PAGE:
Zandi goes on to say that in looking at the housing market recovery, the focus should be on “hitting singles,” and that when interest rates do finally begin to rise — and, yes, one day they will begin to go up — there will be a giant flurry of activity as buyers realize the days of sub-4 percent rates are disappearing.

Via Reuters, Progressive Policy Institute and US News.

Monday, May 14, 2012

Mortgage Rates At New All-Time Low

Both 30- and 15-year mortgages reached record lows

Long-term mortgages were introduced to the U.S. market in the 1950s — and the 3.83 percent average for a 30-year loan reported by Freddie Mac last week is the lowest rate recorded since then.

The average for a 15-year mortgage dropped to a record low of 3.05 percent.

First quarter home sales highest in five years

According to NAR, home sales in the first three months of 2012 were the highest of any first quarter since 2007.  Home sales increased 4.7 percent from the fourth quarter of 2011 and were up 5.3 percent year over year from the same period in 2011.

Loan fees and delinquencies dropping too

Last week, the average fee for 30-year loans dropped from 0.8 to 0.7, although the fee for 15-year loans remained steady at 0.7.

At the same time, homeowners behind on their mortgage payments reached the lowest level in three years — only 5.78 percent of borrowers were late on payments for the first quarter of 2012. This is down from 6.19 percent year over year from 2011, and from 6.01 percent the quarter prior (the last quarter of 2011).

Via The Washington Post Blogs and Mortgage News Daily.

Monday, May 7, 2012

About That Foreclosure Flood…

New foreclosures down more than 30% year over year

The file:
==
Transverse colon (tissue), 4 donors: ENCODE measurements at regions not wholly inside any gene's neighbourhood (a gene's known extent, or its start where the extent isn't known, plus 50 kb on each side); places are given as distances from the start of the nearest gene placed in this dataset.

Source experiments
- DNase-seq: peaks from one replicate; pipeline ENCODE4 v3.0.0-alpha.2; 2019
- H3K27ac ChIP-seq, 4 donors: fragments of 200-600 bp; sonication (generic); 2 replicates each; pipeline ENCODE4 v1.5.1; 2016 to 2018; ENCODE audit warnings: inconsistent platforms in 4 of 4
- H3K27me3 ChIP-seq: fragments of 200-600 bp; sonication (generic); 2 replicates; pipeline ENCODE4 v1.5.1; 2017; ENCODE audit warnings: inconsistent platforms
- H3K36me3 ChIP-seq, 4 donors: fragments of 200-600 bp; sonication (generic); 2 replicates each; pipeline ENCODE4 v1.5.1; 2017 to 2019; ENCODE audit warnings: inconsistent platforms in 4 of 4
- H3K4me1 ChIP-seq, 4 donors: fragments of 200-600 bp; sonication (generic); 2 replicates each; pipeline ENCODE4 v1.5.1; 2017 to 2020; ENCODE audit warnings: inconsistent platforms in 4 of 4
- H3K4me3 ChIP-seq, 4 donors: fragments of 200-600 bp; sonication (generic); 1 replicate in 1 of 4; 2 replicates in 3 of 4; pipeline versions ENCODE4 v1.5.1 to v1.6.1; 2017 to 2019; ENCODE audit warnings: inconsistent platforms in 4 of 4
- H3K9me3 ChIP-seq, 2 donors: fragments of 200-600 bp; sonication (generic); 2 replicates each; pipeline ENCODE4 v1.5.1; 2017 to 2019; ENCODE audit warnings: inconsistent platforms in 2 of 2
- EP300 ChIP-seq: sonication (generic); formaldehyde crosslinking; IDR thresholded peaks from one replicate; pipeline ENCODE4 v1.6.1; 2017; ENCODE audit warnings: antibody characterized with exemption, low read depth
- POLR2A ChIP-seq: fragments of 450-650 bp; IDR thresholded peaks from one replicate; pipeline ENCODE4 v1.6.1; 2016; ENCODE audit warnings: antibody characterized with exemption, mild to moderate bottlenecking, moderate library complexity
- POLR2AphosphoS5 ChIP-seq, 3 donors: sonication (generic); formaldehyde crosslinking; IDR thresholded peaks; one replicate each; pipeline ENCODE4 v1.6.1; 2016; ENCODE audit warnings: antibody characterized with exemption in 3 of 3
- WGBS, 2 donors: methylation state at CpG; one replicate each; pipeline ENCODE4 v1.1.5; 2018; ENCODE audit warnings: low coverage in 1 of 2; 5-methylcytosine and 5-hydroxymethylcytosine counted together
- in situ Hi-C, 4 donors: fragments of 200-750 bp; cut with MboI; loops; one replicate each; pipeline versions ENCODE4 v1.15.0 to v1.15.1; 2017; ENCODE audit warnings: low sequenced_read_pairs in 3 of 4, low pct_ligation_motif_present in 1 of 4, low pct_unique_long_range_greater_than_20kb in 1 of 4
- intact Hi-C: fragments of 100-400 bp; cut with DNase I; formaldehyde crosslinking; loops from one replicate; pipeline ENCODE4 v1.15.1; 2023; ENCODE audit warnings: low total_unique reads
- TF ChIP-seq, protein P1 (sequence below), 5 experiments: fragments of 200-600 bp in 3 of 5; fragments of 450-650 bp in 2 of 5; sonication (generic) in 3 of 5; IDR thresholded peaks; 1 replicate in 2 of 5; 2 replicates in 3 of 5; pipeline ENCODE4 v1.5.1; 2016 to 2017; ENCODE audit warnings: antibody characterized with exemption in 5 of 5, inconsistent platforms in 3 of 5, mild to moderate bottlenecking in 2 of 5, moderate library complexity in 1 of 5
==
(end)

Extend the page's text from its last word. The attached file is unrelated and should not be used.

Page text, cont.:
For months, economists and industry experts have been predicting a flood of foreclosures to upset the housing market once bank settlements and other distressed mortgage initiatives were ironed out. As it turns out, however, the March Mortgage Monitor report issued by LPS shows that although new foreclosures for March are up 8.1 percent over February, they are down 31.1 percent from the same time a year ago. (via Lender Processing Services)

Completed foreclosures down nearly 20% from last year

CoreLogic’s monthly foreclosure report shows that there were 69,000 completed foreclosures in March, compared with 85,000 last March — a decrease of 18.8 percent. According to CoreLogic’s CEO, the reduction in completed foreclosures, given that the foreclosure inventory is also shrinking, “suggests that loan modifications, short sales, deeds-in-lieu are increasingly being used as an alternative to foreclosures to clear distressed assets in our communities. This is what was envisioned with the recent National Foreclosure Settlement, and can often be a better outcome for both borrowers and investors.” (via CoreLogic National Foreclosure Report - March 2012)

Short sales outpace foreclosure sales

For the first time, it appears that lenders are finally catching on to the idea that “short sales should be the dominant way of disposing of assets [in distress],” as Jonathon Weiner of Lender Processing Services puts it. In January 2012, short sales were 23.9 percent of home purchases, while foreclosed homes accounted only for 19.7 percent. A year ago, foreclosures were 24.9 percent while only 16.3 percent of home sales were short sales. Weiner also observed that the growing preponderance of short sales is a positive sign that the country is finally making real progress working through its overwhelming inventory of distressed properties — and could be a sign that home prices will bottom out this year. (via Bloomberg Businessweek)